Tipp City schools lay off 12 educators, but still project deficit spending

Tipp City’s Board of Education unanimously approved the layoff of 11 teachers and a school counselor this week, citing financial constraints.

The school board has been discussing a reduction in force of unionized teachers for a few months. Initially, the board talked about eliminating 18 teaching positions.

The 11 teaching positions approved for cuts include a mix of subject areas and grade levels — two kindergarten, one third-grade, three English or English language arts, and one each of music, drama, science/math, biology and an intervention specialist.

“The district reviewed staffing and class sizes to find efficiencies and right-size the district,” said Tipp City Superintendent Aaron Moran. “The administration team carefully considered students’ needs and academic options before making recommendations.”

Last month, Tipp City’s school board eliminated its HR director job and four others — two administrative assistants, a custodian and an accounts payable specialist.

According to Tipp City’s five-year financial forecast submitted this spring, the district has been operating in the red for years (a combined deficit of about $2 million over the past three years). But that deficit ballooned to a currently projected $2.3 million for the 2023-24 school year alone, with multimillion-dollar deficits projected in future years as well. The district projects it will end this school year with about $10 million in the bank.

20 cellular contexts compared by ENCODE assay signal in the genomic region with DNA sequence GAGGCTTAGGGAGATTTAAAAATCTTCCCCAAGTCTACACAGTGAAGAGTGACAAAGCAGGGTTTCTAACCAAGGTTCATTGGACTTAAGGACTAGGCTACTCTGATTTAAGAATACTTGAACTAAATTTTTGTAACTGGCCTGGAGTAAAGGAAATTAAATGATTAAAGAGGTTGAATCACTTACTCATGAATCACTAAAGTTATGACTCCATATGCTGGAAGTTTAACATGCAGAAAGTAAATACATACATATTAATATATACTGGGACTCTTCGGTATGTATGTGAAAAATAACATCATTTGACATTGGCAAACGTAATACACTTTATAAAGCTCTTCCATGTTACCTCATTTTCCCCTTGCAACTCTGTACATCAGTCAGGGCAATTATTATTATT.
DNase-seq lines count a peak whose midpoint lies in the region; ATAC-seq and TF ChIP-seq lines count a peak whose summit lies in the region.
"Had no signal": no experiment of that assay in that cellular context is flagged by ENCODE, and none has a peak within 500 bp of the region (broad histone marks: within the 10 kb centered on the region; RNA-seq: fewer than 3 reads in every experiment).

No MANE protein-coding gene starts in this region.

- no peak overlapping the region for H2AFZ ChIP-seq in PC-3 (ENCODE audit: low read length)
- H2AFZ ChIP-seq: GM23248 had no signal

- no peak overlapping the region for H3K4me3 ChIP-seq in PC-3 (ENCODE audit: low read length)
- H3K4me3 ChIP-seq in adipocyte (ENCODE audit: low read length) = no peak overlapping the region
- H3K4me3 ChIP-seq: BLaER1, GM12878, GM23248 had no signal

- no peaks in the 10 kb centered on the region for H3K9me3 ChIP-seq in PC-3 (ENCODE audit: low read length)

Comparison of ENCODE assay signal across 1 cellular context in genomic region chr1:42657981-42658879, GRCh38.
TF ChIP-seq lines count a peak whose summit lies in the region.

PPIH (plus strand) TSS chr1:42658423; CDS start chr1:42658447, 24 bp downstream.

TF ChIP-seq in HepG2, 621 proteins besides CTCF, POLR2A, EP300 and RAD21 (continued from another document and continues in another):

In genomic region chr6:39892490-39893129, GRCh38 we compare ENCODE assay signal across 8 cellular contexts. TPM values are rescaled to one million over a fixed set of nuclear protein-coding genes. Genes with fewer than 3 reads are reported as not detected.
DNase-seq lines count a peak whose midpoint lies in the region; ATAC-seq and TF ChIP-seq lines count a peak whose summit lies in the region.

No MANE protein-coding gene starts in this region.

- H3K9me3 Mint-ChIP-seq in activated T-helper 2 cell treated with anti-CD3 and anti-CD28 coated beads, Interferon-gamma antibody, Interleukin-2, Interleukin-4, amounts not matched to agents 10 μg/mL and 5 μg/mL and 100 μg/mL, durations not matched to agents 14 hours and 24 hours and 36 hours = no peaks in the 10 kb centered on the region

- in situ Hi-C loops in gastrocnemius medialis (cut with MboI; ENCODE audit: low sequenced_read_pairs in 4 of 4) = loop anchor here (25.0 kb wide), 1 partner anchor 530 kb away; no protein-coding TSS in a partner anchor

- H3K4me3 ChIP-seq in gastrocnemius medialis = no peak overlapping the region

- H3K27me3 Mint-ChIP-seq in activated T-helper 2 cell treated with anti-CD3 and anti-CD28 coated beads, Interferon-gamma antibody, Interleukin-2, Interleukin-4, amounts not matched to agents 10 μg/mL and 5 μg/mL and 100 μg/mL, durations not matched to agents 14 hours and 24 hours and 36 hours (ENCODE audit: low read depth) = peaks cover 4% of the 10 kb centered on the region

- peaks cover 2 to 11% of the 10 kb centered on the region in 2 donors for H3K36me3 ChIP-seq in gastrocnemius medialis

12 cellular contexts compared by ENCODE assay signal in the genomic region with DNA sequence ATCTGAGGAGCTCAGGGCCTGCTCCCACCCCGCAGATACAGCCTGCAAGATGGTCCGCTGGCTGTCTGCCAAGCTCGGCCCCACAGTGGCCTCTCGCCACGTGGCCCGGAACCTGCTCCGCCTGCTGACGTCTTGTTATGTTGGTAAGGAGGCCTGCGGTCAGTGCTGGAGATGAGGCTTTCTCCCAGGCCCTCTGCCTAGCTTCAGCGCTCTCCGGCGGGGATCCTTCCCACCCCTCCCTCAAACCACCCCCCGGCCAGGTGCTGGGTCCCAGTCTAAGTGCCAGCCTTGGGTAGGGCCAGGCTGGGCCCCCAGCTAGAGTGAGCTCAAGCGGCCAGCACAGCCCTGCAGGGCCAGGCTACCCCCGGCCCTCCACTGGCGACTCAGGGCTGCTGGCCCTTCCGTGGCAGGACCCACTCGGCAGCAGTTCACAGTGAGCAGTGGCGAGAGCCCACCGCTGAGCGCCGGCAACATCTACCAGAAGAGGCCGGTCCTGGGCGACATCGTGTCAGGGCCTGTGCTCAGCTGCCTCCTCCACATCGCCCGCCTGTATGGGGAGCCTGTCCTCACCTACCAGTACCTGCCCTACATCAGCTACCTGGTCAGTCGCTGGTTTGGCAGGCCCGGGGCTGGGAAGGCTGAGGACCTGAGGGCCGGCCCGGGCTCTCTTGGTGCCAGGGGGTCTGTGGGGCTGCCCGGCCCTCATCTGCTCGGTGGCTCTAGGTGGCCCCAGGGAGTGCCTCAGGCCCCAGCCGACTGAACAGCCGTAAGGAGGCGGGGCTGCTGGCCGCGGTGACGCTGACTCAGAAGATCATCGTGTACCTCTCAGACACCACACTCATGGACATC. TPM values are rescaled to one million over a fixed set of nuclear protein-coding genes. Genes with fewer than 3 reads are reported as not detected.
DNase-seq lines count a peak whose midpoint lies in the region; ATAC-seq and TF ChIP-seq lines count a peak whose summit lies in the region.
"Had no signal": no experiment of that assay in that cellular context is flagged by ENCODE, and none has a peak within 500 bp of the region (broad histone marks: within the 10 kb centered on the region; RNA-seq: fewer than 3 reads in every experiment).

School district officials previously said that while the reductions in spending are needed, even with the cuts, Tipp City schools will remain at some level of deficit spending.

Operating costs vs. building costs

Tipp City voters passed an 8.68-mill, 30-year school construction bond levy in March that will generate about $87 million to build a new preschool through eighth grade building. Under Ohio law, taxes earmarked for a specific purpose such as that can’t be shifted to cover daily operating expenses.

That bond issue will cost a homeowner $304 per $100,000 in property value, and collection will begin in 2025.

“Deteriorating educational facilities needed to be addressed,” Moran said. “This was at least the third effort to try and pass a building bond levy. With the passing of a long-term facilities plan, the district will increase efficiencies, provide a 21st-century learning environment for students and staff, and improve safety and security.”

Moran said district officials talked about the condition of the buildings alongside the state of school finances while levy discussions were ongoing.

“Right-sizing the district to prioritize student opportunities and academic improvements is part of the plan to make Tipp City the best place for students,” Moran said. “We have work to do, and being financially sound will allow the district to meet the needs of students now and into the future.”

As part of the cuts to the district’s budget, Nevin Coppock Elementary is now closed, but not all teachers laid off are elementary school teachers. The district said that class sizes will not increase “substantially” next year and that Nevin Coppock Elementary teachers were reassigned to various schools.

School board member Richard Mains called on the state and federal government to better fund public schools.

“Unfortunately, many school districts are in the same position,” Mains said. “Unless our state legislators change the funding formula I believe we will all be hurting. I wish our federal government would help all of our state school districts throughout our country.”

This report contains information from contributing writer Nancy Bowman.

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